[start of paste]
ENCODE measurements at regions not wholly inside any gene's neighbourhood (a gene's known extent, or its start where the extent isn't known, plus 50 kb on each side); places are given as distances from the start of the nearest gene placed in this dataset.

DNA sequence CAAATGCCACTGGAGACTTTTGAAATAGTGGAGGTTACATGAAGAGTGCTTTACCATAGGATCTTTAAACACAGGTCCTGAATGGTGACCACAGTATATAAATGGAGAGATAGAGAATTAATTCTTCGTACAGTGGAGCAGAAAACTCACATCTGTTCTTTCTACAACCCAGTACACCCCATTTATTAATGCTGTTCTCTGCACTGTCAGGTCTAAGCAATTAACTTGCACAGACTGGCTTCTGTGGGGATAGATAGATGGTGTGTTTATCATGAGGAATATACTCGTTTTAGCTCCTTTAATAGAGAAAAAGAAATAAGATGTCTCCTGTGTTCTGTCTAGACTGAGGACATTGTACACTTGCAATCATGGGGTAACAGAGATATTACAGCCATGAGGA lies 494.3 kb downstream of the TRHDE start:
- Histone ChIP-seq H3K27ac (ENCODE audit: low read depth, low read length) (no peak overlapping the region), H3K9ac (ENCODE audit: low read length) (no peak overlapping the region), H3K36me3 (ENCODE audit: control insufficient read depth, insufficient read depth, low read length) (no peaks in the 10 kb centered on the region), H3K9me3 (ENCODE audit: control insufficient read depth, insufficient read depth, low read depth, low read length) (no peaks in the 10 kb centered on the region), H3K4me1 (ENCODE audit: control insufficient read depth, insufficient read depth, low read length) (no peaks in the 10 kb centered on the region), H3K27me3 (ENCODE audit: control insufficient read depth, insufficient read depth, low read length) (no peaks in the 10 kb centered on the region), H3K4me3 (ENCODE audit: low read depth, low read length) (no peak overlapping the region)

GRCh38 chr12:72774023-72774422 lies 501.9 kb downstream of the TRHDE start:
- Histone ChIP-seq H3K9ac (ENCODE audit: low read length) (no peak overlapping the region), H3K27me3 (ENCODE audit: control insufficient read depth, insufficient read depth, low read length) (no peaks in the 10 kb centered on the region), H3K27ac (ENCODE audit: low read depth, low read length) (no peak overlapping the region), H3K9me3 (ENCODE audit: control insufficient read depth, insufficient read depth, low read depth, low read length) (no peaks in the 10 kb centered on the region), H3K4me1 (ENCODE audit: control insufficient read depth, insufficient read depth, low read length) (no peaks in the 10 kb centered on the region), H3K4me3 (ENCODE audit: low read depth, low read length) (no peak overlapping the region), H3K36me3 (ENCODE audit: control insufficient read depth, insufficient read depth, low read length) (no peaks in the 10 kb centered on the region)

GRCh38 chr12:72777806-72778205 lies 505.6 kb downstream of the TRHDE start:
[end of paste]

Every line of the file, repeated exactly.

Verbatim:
ENCODE measurements at regions not wholly inside any gene's neighbourhood (a gene's known extent, or its start where the extent isn't known, plus 50 kb on each side); places are given as distances from the start of the nearest gene placed in this dataset.

DNA sequence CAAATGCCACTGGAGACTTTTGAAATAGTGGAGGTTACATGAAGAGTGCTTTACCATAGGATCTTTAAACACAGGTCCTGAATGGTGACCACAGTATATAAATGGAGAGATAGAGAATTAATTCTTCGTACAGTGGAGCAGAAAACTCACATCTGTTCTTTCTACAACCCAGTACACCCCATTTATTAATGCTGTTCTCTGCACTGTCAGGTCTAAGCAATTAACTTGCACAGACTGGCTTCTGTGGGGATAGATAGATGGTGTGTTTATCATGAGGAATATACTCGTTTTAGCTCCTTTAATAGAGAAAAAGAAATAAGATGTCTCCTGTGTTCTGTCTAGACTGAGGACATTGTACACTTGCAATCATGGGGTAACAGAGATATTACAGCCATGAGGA lies 494.3 kb downstream of the TRHDE start:
- Histone ChIP-seq H3K27ac (ENCODE audit: low read depth, low read length) (no peak overlapping the region), H3K9ac (ENCODE audit: low read length) (no peak overlapping the region), H3K36me3 (ENCODE audit: control insufficient read depth, insufficient read depth, low read length) (no peaks in the 10 kb centered on the region), H3K9me3 (ENCODE audit: control insufficient read depth, insufficient read depth, low read depth, low read length) (no peaks in the 10 kb centered on the region), H3K4me1 (ENCODE audit: control insufficient read depth, insufficient read depth, low read length) (no peaks in the 10 kb centered on the region), H3K27me3 (ENCODE audit: control insufficient read depth, insufficient read depth, low read length) (no peaks in the 10 kb centered on the region), H3K4me3 (ENCODE audit: low read depth, low read length) (no peak overlapping the region)

GRCh38 chr12:72774023-72774422 lies 501.9 kb downstream of the TRHDE start:
- Histone ChIP-seq H3K9ac (ENCODE audit: low read length) (no peak overlapping the region), H3K27me3 (ENCODE audit: control insufficient read depth, insufficient read depth, low read length) (no peaks in the 10 kb centered on the region), H3K27ac (ENCODE audit: low read depth, low read length) (no peak overlapping the region), H3K9me3 (ENCODE audit: control insufficient read depth, insufficient read depth, low read depth, low read length) (no peaks in the 10 kb centered on the region), H3K4me1 (ENCODE audit: control insufficient read depth, insufficient read depth, low read length) (no peaks in the 10 kb centered on the region), H3K4me3 (ENCODE audit: low read depth, low read length) (no peak overlapping the region), H3K36me3 (ENCODE audit: control insufficient read depth, insufficient read depth, low read length) (no peaks in the 10 kb centered on the region)

GRCh38 chr12:72777806-72778205 lies 505.6 kb downstream of the TRHDE start: